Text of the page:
Part 1 in this blog series examines the ways that contemporary White evangelicals are religiously and culturally primed to embrace ethno-religious nationalism on the one hand, and its intermingling with Trump-driven conspiracy ideology (occurring most acutely in the apocalyptic and messianic features of the QAnon conspiracy movement), on the other. It diagnoses the nature and character of the apocalyptical and messianic fixations that inflect the nationalist proclivities of White evangelicals, and which render them distinctly susceptible to the siren-song of Trumpism and QAnon. I demonstrate how these ethno-religious and nationalist patterns, dynamics, and logic are intrinsic to modern U.S. evangelical Christianity, rather than peripheral or extrinsic. Part 2 of the series explicitly assesses the ways that race is inextricably interwoven into the ethno-religious nationalism of contemporary White evangelicals in its entirety, and is a distinct driver of its recent resurrection. Finally, Part 3 takes up the role of sexual politics as a recurring motivator of White evangelical ethno-religious nationalism since the 1960s.

Together, the three pieces that follow conduct a complex exposition and dissection of zombie nationalism. They historically contextualize and explicate its religious and cultural genealogy, its motivating commitments and distinctive temptations, and finally, the recurring patterns of sexual politics that have inspirited the resurrection of the White evangelical ethnoreligious nationalism of the Trump era.

[1] Robert Jones, The End of White Christian America; Jones, White Too Long: The Legacy of White Supremacy in American Christianity; Philip Gorski, “Why Evangelicals Voted for Trump”; Gorski, American Babylon: Christianity and Democracy Before and After Trump; Andrew Whitehead and Samuel Perry, Taking America Back for God: Christian Nationalism in the United States; Andrew Seidel, The Founding Myth: Why Christian Nationalism is Un-American; Sarah Posner, Unholy: Why White Evangelicals Worship at the Altar of Donald Trump; Katherine Stewart, The Power Worshippers; Anthea Butler, White Evangelical Racism: The Politics of Morality in America; Kristin Kobes du Mez, Jesus and John Wayne: How White Evangelicals Corrupted a Faith and Fractured a Nation.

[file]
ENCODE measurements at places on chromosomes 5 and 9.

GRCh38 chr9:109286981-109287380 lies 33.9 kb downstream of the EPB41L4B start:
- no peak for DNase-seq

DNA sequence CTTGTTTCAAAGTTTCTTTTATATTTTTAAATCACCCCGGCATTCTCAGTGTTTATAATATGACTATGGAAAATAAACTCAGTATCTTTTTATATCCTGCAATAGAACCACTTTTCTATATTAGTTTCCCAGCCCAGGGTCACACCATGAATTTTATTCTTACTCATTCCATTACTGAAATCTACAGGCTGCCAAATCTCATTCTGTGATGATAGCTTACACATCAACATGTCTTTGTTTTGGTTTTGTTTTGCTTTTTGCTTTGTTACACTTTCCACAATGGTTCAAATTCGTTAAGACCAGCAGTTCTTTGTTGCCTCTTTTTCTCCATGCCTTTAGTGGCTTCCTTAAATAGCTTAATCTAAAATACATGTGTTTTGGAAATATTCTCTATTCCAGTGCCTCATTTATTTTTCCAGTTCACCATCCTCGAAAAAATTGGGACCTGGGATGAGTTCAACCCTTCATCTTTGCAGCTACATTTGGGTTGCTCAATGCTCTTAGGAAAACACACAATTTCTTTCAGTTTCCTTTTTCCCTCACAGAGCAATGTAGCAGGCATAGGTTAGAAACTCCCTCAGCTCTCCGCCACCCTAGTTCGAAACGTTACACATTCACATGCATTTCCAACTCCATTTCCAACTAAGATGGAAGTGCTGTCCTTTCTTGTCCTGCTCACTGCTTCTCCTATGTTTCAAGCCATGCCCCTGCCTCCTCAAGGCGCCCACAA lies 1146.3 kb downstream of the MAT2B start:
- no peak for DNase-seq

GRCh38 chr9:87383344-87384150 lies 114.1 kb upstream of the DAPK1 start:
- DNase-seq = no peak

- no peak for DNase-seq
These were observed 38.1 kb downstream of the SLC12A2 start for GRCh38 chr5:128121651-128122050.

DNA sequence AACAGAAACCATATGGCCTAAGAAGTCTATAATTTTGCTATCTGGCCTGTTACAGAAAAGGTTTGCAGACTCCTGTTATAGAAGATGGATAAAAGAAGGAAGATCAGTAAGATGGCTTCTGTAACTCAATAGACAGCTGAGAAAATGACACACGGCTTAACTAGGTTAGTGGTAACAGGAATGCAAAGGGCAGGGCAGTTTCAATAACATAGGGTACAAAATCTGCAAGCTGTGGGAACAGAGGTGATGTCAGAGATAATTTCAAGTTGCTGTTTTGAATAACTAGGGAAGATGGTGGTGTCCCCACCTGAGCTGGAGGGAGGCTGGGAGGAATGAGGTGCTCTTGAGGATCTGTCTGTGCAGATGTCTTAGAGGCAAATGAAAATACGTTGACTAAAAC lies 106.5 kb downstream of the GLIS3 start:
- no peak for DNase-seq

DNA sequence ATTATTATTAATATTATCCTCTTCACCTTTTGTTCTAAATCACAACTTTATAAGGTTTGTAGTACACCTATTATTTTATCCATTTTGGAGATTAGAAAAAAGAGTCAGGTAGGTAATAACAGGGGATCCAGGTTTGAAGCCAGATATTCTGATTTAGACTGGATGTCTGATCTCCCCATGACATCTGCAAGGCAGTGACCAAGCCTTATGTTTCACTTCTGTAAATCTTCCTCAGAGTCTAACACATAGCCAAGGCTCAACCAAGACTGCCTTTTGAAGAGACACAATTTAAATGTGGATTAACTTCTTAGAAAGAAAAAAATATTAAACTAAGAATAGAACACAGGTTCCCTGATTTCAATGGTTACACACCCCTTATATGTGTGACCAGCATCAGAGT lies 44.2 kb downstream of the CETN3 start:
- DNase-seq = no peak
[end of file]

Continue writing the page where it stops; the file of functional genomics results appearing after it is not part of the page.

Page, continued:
Jason Springs
Jason Springs is Professor of Religion, Ethics, and Peace Studies at the Kroc Institute for International Peace Studies at the University of Notre Dame.  Springs’ latest book, Healthy Conflict in Contemporary American Society: From Enemy to Adversary (Cambridge University Press, 2018), develops conceptions of healthy conflict and strenuous pluralism that are realistic about the challenges and limitations of religious tolerance in a society that is both deeply religiously plural and politically volatile. Springs is also the author of Toward a Generous Orthodoxy: Prospects for Hans Frei’s Postliberal Theology (Oxford University Press, 2010), and co-author (with Atalia Omer) of Religious Nationalism: A Reference Handbook (ABC-CLIO, 2013).